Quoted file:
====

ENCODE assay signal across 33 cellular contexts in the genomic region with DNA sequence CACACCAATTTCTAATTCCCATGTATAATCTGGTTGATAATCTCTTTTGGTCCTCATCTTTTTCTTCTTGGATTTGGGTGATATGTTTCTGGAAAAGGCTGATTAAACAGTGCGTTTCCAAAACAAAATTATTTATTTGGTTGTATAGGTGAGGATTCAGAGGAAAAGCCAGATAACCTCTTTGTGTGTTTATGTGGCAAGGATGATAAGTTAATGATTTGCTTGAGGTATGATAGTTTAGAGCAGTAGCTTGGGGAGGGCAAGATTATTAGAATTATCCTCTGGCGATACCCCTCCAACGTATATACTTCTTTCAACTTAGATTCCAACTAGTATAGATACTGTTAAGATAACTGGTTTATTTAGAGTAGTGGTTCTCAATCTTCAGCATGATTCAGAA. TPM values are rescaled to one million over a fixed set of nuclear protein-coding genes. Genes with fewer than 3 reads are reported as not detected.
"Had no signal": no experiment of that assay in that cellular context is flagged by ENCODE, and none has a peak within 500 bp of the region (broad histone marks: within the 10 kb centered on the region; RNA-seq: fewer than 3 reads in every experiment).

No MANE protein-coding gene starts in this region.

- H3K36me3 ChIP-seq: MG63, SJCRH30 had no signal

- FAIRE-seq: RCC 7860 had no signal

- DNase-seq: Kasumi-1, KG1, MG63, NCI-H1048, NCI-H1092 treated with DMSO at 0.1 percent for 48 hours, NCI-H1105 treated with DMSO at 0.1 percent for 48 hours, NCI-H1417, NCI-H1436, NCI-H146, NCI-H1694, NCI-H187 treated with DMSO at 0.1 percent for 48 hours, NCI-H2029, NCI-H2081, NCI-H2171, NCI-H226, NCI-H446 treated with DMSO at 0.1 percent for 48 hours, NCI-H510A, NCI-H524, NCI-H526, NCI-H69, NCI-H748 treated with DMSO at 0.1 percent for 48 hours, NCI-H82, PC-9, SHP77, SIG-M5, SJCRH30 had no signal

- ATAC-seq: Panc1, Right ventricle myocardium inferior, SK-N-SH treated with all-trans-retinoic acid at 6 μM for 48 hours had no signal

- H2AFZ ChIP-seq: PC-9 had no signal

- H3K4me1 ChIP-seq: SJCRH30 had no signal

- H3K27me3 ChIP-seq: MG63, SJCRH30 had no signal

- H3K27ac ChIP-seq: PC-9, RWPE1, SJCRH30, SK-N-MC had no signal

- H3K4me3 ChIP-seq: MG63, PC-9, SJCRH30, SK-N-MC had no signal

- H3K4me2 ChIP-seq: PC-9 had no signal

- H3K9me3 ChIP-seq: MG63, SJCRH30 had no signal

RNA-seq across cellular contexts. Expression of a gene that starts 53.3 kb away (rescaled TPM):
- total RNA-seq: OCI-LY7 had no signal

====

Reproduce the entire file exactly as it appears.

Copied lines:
ENCODE assay signal across 33 cellular contexts in the genomic region with DNA sequence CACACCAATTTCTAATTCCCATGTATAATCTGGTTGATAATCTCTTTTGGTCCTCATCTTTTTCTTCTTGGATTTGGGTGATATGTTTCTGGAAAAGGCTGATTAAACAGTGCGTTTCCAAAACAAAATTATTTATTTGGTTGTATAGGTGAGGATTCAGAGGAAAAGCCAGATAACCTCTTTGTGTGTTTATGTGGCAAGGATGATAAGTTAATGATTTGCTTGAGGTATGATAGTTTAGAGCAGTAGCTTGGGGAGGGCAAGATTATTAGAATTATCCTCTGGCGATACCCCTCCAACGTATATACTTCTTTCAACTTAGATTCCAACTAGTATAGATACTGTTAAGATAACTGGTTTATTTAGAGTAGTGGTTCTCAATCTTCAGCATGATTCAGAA. TPM values are rescaled to one million over a fixed set of nuclear protein-coding genes. Genes with fewer than 3 reads are reported as not detected.
"Had no signal": no experiment of that assay in that cellular context is flagged by ENCODE, and none has a peak within 500 bp of the region (broad histone marks: within the 10 kb centered on the region; RNA-seq: fewer than 3 reads in every experiment).

No MANE protein-coding gene starts in this region.

- H3K36me3 ChIP-seq: MG63, SJCRH30 had no signal

- FAIRE-seq: RCC 7860 had no signal

- DNase-seq: Kasumi-1, KG1, MG63, NCI-H1048, NCI-H1092 treated with DMSO at 0.1 percent for 48 hours, NCI-H1105 treated with DMSO at 0.1 percent for 48 hours, NCI-H1417, NCI-H1436, NCI-H146, NCI-H1694, NCI-H187 treated with DMSO at 0.1 percent for 48 hours, NCI-H2029, NCI-H2081, NCI-H2171, NCI-H226, NCI-H446 treated with DMSO at 0.1 percent for 48 hours, NCI-H510A, NCI-H524, NCI-H526, NCI-H69, NCI-H748 treated with DMSO at 0.1 percent for 48 hours, NCI-H82, PC-9, SHP77, SIG-M5, SJCRH30 had no signal

- ATAC-seq: Panc1, Right ventricle myocardium inferior, SK-N-SH treated with all-trans-retinoic acid at 6 μM for 48 hours had no signal

- H2AFZ ChIP-seq: PC-9 had no signal

- H3K4me1 ChIP-seq: SJCRH30 had no signal

- H3K27me3 ChIP-seq: MG63, SJCRH30 had no signal

- H3K27ac ChIP-seq: PC-9, RWPE1, SJCRH30, SK-N-MC had no signal

- H3K4me3 ChIP-seq: MG63, PC-9, SJCRH30, SK-N-MC had no signal

- H3K4me2 ChIP-seq: PC-9 had no signal

- H3K9me3 ChIP-seq: MG63, SJCRH30 had no signal

RNA-seq across cellular contexts. Expression of a gene that starts 53.3 kb away (rescaled TPM):
- total RNA-seq: OCI-LY7 had no signal